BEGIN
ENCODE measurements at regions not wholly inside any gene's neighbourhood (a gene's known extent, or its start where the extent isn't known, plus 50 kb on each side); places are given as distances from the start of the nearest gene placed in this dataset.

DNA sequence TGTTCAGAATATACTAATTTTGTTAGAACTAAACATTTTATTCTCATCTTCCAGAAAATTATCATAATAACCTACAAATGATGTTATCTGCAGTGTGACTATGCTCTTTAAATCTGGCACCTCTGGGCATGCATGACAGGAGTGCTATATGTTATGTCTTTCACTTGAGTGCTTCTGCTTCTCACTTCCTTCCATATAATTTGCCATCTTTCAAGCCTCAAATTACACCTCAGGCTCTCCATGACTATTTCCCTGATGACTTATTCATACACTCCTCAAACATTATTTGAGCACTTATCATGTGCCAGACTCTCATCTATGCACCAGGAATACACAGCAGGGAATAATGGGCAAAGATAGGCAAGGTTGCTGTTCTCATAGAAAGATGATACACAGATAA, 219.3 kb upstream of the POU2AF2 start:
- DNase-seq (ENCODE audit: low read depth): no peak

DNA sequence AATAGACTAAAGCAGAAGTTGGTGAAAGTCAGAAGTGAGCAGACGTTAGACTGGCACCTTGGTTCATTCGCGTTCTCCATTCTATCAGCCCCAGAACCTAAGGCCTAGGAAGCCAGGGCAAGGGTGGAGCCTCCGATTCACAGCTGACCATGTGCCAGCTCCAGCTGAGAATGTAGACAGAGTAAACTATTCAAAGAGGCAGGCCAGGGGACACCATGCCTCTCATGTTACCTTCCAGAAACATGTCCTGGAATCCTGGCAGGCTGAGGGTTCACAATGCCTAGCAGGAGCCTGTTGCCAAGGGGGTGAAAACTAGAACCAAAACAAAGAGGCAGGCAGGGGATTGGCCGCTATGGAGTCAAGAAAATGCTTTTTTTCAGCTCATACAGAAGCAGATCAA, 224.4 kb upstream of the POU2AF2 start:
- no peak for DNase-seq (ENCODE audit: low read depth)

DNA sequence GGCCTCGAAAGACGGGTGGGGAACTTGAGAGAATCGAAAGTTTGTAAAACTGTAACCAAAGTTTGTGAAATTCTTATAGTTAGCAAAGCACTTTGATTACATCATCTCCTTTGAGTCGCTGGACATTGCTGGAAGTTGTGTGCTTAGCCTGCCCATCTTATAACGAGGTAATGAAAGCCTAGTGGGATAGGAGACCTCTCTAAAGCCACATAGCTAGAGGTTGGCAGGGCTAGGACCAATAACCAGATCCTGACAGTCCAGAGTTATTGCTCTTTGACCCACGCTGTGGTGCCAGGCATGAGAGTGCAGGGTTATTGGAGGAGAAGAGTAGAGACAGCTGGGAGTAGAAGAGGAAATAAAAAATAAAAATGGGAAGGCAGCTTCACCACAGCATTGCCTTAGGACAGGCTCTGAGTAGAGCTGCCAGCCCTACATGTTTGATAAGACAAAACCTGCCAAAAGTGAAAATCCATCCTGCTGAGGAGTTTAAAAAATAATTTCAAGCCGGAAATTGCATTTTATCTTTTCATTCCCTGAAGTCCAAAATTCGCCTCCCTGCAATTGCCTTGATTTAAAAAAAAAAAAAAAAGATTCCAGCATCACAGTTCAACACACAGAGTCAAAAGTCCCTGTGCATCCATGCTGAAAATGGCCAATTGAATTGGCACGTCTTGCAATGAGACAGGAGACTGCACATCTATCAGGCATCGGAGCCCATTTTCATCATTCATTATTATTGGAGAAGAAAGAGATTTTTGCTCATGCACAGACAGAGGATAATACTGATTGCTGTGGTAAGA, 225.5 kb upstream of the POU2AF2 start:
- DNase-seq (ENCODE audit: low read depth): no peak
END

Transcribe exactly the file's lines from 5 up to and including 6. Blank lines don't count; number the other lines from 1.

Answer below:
- no peak for DNase-seq (ENCODE audit: low read depth)

DNA sequence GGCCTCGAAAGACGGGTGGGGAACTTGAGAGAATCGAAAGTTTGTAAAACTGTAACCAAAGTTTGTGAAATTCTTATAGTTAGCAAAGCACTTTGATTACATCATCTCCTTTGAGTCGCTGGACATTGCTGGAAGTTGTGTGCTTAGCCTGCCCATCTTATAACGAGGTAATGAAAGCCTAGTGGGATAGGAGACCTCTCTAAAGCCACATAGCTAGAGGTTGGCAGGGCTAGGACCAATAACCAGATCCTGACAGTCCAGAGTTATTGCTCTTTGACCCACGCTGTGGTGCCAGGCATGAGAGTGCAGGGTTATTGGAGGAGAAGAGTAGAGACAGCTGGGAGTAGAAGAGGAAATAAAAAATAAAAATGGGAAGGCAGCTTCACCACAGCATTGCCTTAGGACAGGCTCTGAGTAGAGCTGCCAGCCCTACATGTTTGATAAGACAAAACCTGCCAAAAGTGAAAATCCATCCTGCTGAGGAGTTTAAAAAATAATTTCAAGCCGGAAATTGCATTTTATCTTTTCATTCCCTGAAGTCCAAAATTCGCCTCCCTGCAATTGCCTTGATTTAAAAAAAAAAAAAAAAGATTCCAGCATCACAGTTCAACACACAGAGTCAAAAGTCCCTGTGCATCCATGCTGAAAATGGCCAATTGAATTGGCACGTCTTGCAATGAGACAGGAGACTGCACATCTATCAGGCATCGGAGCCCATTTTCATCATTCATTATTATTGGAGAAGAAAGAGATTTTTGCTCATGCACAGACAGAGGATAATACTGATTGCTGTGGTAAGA, 225.5 kb upstream of the POU2AF2 start: